What the Inflation Reduction Act means for healthcare?


The bill would allow Medicare to negotiate lower drug prices, particularly for the most expensive that have been on the market for years.

In a 51-50 vote with Vice President Kamala Harris as the tie-breaker, the Senate on Saturday passed the Inflation Reduction Act that includes much of the sought-after Democratic priorities on drug negotiations and continued Affordable Care Act subsidies.

The bill now heads to the House, where it is expected to pass and then move on to President Joe Biden’s desk for his signature.

Here’s what in the bill for healthcare.

The big one: Medicare will be able to negotiate drug prices for the first time for 10 high-cost drugs that have yet to be determined, starting in 2026.

The Pharmaceutical Research and Manufacturers of America (PhRMA) has been against this provision since President Joe Biden introduced it in 2021.

PhRMA CEO Stephen J. Ubl said by statement, “They say they’re fighting inflation, but the Biden administration’s own data show that prescription medicines are not fueling inflation. They say this is ‘negotiation,’ but the bill gives the government unchecked authority to set the price of medicines. And they say the bill won’t harm innovation, but various experts, biotech investors and patient advocates agree that this bill will lead to fewer new cures and treatments for patients battling cancer, Alzheimer’s and other diseases.

“Under the bill, patients will still pay more for medicine than their insurance company pays,” Ubl continued.

Senator Ron Wyden, chairman of the Senate Finance Committee, said by statement: “Medicare negotiation is the centerpiece of the Inflation Reduction Act’s drug pricing reforms. No longer will drug companies be able to string Medicare along for years or even decades while taxpayers foot the bill. This policy targets the most expensive, most used drugs that have had zero competition for years on end.”

The bill keeps drug prices in Medicare from rising faster than inflation.

Starting in 2025, Medicare beneficiaries get a $2,000 annual cap on out-of-pocket drug expenses.

Those who have Medicare for insurance get a $35 monthly cap on insulin, but this does not apply for those with private insurance. Republicans voted to remove a provision from the Inflation Reduction Act that would have created a $35 monthly copay cap for insulin for Americans with private insurance.

It also gives Medicare recipients free vaccines starting in 2023.

Another big win for Democrats: A three-year extension of Affordable Care Act subsidies that lowered or eliminated premiums for many ACA consumers.

The Senate voted to extend the American Rescue Plan’s health insurance subsidy enhancements through 2025, preventing them from expiring at the end of this year.


There’s a lot in the bill for Medicare recipients to like and also for people who get insurance through the Affordable Care Act.

Dr. Bruce Siegel, president and CEO, America’s Essential Hospitals, said, “While we applaud the bill’s support for affordable care, we are disappointed it lacks funding for hospital workforce and infrastructure needs. Essential hospitals face persistent staffing shortages, high labor costs and infrastructure constraints. They need more funding from Congress to meet these challenges as the impacts of the pandemic continue.”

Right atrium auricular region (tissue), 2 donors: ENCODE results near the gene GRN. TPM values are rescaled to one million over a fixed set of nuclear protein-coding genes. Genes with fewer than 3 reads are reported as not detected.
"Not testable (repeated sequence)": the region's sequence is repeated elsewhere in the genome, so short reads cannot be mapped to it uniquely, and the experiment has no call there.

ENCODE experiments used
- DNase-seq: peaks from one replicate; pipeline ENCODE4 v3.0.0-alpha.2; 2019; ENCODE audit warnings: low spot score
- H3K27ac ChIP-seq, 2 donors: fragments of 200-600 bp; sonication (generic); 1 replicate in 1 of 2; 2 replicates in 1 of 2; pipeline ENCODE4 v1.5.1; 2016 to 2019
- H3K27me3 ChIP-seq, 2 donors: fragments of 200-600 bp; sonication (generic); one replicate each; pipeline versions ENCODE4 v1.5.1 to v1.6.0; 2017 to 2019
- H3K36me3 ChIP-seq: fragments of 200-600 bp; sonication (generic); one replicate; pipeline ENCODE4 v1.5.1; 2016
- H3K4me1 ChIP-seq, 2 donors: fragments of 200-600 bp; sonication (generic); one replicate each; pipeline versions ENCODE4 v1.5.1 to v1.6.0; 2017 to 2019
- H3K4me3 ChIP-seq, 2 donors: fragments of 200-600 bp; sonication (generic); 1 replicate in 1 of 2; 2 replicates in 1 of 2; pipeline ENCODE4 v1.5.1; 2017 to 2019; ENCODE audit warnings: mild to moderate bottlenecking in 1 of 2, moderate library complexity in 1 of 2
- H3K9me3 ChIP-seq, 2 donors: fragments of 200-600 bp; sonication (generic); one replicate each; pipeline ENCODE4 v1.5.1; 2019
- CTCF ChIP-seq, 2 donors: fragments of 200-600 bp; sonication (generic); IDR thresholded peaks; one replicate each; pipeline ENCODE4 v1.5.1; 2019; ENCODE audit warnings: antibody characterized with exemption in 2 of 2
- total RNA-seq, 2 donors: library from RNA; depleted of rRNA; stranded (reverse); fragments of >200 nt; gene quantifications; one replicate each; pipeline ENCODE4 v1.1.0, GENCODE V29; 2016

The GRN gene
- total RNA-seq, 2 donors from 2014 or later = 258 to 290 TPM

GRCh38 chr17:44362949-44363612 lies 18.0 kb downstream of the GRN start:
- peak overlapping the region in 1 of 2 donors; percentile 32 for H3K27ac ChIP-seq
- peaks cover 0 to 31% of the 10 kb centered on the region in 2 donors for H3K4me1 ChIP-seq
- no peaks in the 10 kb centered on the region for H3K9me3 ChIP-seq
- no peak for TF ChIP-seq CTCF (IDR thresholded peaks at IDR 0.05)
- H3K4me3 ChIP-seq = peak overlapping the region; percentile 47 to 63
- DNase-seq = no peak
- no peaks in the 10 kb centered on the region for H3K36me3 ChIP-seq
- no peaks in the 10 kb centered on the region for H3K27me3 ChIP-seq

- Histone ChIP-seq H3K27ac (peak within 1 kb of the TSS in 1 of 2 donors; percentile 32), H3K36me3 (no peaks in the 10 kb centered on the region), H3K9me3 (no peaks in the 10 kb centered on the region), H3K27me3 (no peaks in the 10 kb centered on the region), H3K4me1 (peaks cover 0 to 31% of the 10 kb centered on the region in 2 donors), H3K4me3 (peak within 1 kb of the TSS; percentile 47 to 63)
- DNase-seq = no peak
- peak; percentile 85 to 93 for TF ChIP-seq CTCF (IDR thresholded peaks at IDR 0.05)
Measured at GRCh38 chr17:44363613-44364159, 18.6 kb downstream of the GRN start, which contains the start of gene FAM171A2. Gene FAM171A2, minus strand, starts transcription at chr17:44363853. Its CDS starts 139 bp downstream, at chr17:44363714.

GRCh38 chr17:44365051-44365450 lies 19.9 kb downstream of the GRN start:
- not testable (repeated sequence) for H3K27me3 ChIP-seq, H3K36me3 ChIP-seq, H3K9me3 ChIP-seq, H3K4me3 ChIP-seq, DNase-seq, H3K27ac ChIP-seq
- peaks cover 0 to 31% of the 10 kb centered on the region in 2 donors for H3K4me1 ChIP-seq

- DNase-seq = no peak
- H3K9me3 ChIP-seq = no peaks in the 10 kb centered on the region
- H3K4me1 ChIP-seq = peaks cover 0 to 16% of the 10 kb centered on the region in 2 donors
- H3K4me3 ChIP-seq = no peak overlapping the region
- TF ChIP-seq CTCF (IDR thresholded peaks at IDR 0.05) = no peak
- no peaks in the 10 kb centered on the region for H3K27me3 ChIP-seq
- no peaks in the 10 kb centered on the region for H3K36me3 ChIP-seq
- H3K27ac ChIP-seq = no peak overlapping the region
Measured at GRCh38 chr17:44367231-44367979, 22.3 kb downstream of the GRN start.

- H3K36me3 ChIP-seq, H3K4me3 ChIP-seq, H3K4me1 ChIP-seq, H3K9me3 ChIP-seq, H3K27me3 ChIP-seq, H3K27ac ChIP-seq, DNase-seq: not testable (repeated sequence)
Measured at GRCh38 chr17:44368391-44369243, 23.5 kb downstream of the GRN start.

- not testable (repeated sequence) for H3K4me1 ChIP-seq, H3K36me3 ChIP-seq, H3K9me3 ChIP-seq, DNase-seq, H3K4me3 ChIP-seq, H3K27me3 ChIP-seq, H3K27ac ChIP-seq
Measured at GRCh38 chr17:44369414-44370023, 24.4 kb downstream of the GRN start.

Medicare Rights Center President Fred Riccardi said, “Critically, it will lower costs for people with Medicare in several ways. It will also begin to address the drivers of those costs through key Medicare structural reforms, such as requiring Medicare to negotiate drug prices, penalizing manufacturers for price hikes that outpace inflation, and better aligning Part D pricing incentives.”

Louise Norris, health policy analyst for healthinsurance organization, said, “Without action from Congress, millions of people will likely see their subsidies decrease or disappear in 2023, and 3 million current enrollees might lose their coverage altogether.”

Chiquita Brooks-LaSure, administrator of the Centers for Medicare and Medicaid Services, issued the following statement: “This bill will extend enhanced federal tax credits to save millions of people an average of $800 a year on health insurance premiums on the Affordable Care Act Marketplaces and limit the amount of money people with Medicare Part D pay out-of-pocket for prescription drugs at $2,000 a year. And, after years of debate since Part D was passed, Medicare will finally have the ability to negotiate the price of prescription drugs to help seniors, people with disabilities, and taxpayers pay less.”

Every American deserves access to affordable coverage and high-quality care, and the Senate’s action will continue vital support that millions of hardworking American families need to purchase their own health coverage in the years to come.

The Campaign for Sustainable Rx Pricing (CSRxP) Executive Director Lauren Aronson said, “This legislation reflects several CSRxP priorities that have previously won bipartisan support, including solutions to keep Big Pharma’s price hikes below the rate of inflation, deliver relief for America’s seniors by capping their out-of-pocket drug costs, and hold the pharmaceutical industry accountable for egregious pricing practices and anti-competitive tactics designed to undermine more affordable alternatives and keep prices high.”


The legislation was secretly brokered by Majority Leader Chuck Schumer and moderate Democratic Sen. Joe Manchin of West Virginia, giving life to Biden’s all-but-dead Build Back Better plan.

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